Olympian turns cricket-mad Sri Lanka into badminton nation

Niluka Karunaratne’s scored surprise win over eighth-seeded Japanese in men’s singles badminton at London

There’s a new sports madness sweeping across Sri Lanka and engulfing Sri Lankans in the UAE as well. 

While the Lankan’s normally fanatic support for their cricket team is being severely tested by a resurgent Indian team touring the island, all Lankan eyes are on an unlikely sporting hero at London’s 2012 Olympics. 

Sri Lankan Niluka Karunaratne scored a surprise win over eight-seeded Japanese Kenichi Tago in the first round of the men’s singles badminton at London Olympics.

It is enough to turn the Lankans over to badminton and dream of the impossible continuing to happen. 

“We are really thrilled with the win. We are all wishing that he keeps the momentum and goes on to win a medal for the country,” said Abdul Raheem Sri Lanka’s Consul General in Dubai. 

“None of us expected him to do this which makes it even more sweet.

“It is a great day for Sri Lankan sports. He is the captain of the seven member Sri Lankan team in the Olympics and we wish all of them the best,” said Wasantha Jayathunga a Sri Lankan resident in Dubai.

The Sri Lankan who has been on a world tour of badminton's backblocks for 10 months pulled off the first major upset in the London Olympics by eliminating eighth-ranked Kenichi Tago of Japan 21-18, 21-16 on Monday. 

"This is the biggest win in the history of Sri Lankan badminton," Niluka Karunaratne said with obvious pride.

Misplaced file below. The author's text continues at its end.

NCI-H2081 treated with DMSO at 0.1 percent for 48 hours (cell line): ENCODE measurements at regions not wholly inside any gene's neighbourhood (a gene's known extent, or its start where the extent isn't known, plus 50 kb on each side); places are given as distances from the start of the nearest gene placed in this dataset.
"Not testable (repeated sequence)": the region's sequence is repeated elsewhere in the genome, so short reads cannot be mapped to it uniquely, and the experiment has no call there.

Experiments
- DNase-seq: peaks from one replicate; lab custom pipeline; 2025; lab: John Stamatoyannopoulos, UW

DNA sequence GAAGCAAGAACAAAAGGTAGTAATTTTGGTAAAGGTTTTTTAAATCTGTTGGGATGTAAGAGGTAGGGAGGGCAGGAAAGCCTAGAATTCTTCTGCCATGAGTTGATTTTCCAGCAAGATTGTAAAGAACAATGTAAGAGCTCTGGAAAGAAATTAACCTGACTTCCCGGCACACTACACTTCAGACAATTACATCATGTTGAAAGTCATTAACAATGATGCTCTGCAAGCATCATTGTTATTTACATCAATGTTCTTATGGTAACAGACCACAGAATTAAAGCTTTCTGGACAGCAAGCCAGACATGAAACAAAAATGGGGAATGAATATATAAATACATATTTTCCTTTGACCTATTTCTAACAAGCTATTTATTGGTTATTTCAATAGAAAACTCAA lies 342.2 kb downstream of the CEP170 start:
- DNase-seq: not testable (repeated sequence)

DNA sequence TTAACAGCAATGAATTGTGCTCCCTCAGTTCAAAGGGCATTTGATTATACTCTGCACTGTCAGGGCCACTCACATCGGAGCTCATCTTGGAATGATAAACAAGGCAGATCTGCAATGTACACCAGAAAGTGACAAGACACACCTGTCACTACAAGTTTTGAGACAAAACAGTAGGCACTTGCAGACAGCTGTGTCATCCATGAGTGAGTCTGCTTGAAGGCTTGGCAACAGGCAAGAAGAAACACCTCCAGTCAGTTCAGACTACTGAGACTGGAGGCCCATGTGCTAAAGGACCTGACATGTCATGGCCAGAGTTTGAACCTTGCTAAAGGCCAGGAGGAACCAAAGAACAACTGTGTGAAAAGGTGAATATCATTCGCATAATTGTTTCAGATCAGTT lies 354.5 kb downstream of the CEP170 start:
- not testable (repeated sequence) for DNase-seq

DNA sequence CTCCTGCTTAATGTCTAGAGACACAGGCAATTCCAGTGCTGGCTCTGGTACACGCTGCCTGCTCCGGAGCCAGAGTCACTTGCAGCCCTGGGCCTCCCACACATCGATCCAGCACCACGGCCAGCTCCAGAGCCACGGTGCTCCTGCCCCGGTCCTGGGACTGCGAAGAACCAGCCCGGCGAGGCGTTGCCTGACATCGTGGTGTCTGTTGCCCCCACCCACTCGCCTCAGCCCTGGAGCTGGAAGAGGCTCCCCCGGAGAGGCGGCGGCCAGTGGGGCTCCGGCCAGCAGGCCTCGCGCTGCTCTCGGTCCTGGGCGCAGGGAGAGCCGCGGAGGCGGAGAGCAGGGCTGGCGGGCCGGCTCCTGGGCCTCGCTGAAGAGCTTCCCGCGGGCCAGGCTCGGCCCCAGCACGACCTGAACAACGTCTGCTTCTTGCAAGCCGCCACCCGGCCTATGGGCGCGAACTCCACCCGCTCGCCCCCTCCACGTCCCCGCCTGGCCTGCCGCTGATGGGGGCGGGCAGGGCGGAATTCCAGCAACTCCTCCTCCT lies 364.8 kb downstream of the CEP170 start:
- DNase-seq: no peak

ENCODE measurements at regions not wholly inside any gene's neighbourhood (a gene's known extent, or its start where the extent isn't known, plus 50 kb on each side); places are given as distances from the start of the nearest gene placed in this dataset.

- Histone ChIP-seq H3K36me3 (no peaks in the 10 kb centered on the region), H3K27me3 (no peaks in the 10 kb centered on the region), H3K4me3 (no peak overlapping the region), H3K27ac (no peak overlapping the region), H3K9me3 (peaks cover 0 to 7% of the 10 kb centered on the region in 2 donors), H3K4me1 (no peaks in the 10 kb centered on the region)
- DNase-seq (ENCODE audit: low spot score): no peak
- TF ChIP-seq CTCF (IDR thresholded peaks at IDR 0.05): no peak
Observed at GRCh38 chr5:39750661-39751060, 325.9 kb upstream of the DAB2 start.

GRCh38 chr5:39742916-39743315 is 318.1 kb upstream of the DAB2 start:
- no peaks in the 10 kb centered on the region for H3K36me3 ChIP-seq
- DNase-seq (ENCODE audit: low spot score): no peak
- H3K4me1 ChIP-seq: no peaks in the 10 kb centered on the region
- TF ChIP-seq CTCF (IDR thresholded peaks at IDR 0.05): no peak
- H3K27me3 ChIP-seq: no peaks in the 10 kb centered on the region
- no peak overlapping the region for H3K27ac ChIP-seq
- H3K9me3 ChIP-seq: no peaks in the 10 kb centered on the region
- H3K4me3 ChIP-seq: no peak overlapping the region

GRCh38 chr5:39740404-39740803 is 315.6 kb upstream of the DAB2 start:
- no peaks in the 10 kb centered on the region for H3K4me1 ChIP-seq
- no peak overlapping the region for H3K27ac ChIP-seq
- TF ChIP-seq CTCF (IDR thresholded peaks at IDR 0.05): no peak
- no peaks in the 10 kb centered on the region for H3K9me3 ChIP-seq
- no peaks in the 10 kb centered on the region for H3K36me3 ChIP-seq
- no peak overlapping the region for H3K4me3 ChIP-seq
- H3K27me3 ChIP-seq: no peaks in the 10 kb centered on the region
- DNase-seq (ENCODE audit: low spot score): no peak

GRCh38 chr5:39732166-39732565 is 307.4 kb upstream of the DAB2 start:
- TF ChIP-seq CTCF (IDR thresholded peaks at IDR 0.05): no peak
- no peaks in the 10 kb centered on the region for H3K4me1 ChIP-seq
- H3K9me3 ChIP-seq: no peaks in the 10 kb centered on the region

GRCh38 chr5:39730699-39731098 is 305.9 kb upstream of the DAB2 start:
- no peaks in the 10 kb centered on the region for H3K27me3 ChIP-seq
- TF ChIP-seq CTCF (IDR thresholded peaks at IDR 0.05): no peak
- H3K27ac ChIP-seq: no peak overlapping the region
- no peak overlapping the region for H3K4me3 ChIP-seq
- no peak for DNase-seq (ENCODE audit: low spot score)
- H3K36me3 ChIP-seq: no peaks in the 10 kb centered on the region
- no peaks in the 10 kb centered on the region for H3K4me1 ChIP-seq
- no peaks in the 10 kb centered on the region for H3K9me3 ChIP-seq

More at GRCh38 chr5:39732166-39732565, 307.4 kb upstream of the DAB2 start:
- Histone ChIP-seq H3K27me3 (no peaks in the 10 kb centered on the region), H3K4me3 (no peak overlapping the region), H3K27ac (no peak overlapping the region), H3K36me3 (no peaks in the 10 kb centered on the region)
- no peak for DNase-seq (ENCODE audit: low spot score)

“This proves that Sri Lankans are good at other sports too and not just cricket.

“At present there is too much focus on cricket. In fact, more importance should be given to other sports as well. I am confident Karunaratne will come back with a medal,” said Priyanka De Silva.

Prasanna K is also of the opinion that other sporting activities including athletics should receive more focus in comparison to Cricket. “We have less than ten people participating in the Olympics. Although we are a tiny nation, we can do much better,” he added.

Bolstered by the fact he's always the underdog whomever he plays, Karunaratne said he was relaxed before meeting Tago for the first time.

Midway through the first game he began to realise Tago was no quicker than him. Karunaratne was also starting to outlast Tago in rallies. The near-capacity crowd in Wembley Arena roared when Karunaratne took the first game. 

"I don't know why the crowd was cheering for me but it was a great feeling," he said. 

In the second game, Tago, who relies on his fitness to retrieve shots and turn defense into attack, looked increasingly flat-footed.

The points became easier for Karunaratne, who finally won on his third match point, on attack. He dropped his racket, pointed to his father and mentor Louvie in the stands and thumped his heart three times. 

"Winning this is incredible," Karunaratne said. 

Then again, he's in the best form of his life — has been since October when he began traveling to qualify for the Olympics at his third attempt.

He won his first international title on his father's birthday in Puerto Rico last November, and picked up more titles in Miami, Wales, Ugada and Iran. His ranking shot up from the 160s to a Sri Lanka-best ever 47. 

In the last 16, Karunaratne is likely to face a friend, 10th-seeded Nguyen Tien Minh of Vietnam. 

"If I play my best I can get another win," Karunaratne said. 

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